Design/build contracts do not confer upon contractors broad discretion to design the project. The contracts typically mandate not only the conceptual parameters of the project, but also extensive performance standards and design features. In order to be enforced against the contractor, however, the design requirements must be included as express terms of the contract.
A design/build contractor on a federal project was recently allowed to recover for a constructive change. The government imposed a performance standard that had not been stipulated in the contract. The contractor was entitled to base its design on historical use data, provided in a “for information only” section of the contract. If the government wanted to mandate a specific performance standard, after contract award, the government would have to pay the increased cost of design and construction.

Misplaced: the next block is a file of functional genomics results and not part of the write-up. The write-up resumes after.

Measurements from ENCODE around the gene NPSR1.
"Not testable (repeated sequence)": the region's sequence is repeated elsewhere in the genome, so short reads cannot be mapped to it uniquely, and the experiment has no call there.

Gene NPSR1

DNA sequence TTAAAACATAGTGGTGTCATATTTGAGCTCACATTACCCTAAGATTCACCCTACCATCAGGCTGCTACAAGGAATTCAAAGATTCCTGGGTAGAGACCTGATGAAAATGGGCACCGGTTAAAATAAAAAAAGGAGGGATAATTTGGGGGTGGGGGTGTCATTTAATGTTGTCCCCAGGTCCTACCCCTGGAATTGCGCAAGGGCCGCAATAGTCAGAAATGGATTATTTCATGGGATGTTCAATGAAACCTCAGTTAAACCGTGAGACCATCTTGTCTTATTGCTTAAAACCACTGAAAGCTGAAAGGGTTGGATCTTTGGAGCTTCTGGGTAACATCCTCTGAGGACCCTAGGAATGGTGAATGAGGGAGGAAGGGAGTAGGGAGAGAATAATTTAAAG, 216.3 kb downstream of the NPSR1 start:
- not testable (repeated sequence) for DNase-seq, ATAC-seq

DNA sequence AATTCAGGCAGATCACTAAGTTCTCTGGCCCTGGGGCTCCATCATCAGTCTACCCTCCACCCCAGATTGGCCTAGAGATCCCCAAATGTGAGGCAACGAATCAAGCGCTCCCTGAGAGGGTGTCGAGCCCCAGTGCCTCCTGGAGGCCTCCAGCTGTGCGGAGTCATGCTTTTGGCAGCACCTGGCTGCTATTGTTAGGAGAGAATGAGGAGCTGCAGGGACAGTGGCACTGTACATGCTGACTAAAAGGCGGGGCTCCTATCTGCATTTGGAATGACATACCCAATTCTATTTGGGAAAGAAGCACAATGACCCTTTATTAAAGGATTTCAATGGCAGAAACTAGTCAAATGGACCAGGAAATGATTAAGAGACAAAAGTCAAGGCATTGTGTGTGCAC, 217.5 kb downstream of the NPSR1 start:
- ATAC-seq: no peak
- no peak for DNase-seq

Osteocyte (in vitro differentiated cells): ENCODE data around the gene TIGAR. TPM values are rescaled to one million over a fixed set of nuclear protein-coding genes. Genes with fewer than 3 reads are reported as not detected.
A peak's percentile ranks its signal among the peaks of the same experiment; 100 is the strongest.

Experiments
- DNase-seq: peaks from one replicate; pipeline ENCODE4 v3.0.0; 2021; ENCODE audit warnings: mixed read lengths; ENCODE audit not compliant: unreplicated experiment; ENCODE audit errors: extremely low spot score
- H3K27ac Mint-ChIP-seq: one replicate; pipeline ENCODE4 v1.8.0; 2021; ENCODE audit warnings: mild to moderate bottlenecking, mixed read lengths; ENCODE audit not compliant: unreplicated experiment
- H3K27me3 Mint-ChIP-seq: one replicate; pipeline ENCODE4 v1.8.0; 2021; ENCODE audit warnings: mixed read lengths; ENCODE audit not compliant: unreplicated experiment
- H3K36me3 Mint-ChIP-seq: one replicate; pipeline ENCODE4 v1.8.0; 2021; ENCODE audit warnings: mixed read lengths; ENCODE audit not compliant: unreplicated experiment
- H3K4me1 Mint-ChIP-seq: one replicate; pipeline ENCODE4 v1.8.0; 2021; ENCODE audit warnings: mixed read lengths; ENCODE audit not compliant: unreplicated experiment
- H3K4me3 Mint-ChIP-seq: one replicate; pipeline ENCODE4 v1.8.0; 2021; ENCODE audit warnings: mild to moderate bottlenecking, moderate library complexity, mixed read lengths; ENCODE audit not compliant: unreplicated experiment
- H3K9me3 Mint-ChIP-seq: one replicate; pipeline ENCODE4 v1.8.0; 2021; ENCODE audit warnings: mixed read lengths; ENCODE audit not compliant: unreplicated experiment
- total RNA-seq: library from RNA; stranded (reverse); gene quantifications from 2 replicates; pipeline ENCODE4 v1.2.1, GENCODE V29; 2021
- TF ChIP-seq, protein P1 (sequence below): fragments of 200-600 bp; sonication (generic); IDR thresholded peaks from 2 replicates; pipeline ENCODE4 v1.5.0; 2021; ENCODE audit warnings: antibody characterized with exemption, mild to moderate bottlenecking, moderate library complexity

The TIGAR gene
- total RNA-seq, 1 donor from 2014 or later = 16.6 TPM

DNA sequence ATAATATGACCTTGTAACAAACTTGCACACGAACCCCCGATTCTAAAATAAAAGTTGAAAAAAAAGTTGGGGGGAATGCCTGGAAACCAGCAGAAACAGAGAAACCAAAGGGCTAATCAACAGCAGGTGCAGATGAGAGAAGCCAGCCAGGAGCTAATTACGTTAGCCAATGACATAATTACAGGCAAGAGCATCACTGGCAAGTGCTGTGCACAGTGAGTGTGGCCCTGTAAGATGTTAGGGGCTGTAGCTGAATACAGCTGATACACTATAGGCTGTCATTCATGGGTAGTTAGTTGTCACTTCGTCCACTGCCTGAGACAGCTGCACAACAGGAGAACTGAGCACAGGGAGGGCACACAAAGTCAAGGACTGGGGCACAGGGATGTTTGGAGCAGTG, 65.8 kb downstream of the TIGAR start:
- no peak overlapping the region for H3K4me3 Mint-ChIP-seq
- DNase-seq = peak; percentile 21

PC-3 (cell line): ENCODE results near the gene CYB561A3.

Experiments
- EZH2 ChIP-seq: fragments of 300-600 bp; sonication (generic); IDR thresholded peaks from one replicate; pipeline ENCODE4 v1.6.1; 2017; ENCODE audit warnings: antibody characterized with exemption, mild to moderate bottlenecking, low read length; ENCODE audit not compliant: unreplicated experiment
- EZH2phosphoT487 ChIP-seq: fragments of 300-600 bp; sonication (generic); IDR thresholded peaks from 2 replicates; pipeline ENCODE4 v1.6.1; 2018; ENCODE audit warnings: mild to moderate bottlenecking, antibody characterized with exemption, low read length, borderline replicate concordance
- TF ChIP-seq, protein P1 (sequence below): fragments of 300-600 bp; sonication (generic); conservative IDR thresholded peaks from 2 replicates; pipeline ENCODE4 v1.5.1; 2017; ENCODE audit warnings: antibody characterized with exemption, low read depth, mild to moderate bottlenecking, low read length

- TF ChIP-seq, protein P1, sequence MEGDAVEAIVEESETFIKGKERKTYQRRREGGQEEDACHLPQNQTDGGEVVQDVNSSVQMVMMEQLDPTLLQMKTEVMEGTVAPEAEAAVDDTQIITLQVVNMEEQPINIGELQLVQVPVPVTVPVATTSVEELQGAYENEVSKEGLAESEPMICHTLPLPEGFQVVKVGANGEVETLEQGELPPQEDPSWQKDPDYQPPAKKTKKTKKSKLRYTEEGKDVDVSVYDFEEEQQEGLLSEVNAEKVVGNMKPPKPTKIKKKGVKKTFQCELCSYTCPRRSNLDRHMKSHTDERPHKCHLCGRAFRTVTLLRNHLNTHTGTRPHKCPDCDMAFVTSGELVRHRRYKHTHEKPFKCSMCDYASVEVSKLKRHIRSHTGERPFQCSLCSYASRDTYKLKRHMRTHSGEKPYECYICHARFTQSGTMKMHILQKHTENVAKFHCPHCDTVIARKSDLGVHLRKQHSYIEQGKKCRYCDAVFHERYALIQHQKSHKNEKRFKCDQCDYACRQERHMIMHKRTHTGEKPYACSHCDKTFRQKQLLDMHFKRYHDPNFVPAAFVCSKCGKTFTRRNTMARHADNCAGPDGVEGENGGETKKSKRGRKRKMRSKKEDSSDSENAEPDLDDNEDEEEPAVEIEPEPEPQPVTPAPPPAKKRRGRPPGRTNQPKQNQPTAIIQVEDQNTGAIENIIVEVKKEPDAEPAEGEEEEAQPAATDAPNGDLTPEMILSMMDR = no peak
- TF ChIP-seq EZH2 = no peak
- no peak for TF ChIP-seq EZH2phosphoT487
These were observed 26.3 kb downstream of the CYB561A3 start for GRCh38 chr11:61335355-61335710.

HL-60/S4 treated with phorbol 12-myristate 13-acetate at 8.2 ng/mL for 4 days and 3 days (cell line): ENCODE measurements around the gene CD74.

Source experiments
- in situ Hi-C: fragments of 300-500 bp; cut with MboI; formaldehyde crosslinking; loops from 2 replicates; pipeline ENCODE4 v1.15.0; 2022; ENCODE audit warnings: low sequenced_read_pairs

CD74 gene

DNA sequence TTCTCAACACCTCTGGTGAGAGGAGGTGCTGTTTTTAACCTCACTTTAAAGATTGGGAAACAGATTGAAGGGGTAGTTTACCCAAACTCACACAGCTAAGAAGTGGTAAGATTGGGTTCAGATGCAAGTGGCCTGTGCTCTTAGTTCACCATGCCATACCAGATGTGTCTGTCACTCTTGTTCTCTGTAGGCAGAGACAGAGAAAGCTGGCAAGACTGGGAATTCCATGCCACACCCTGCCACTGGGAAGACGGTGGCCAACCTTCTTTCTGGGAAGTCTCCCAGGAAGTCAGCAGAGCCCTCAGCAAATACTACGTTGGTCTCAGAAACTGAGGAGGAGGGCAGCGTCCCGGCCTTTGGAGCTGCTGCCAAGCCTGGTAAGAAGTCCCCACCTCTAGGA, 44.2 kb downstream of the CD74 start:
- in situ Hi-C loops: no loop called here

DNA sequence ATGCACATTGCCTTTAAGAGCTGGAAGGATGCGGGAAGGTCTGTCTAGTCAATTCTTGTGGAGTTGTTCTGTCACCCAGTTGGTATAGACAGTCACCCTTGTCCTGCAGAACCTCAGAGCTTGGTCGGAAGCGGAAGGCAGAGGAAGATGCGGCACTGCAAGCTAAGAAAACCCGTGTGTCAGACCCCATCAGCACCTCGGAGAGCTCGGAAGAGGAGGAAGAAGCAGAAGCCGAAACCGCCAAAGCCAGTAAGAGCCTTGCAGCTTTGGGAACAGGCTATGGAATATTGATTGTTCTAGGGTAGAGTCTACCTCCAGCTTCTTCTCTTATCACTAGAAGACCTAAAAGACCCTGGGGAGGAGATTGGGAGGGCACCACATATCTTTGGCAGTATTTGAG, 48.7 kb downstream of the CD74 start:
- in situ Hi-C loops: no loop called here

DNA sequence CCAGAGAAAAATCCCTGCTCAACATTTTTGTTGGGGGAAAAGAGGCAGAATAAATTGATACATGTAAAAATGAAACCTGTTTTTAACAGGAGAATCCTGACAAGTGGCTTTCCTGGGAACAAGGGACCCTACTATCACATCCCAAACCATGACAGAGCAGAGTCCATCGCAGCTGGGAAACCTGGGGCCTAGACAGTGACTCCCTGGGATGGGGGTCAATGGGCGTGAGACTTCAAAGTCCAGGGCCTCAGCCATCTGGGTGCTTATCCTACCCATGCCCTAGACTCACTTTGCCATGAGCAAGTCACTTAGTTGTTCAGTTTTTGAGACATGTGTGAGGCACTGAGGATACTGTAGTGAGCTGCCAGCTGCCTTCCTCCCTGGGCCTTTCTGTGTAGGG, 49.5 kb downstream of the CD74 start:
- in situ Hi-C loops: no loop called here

The other case in this issue involved prevailing wage rates for apprentice workers on public works projects. New York’s highest court ruled that workers enrolled in approved union apprenticeship programs could be paid lower apprentice rates only when performing tasks within the trade in which they were enrolled. For all other tasks performed on site, the state prevailing wage statute required full wage rates.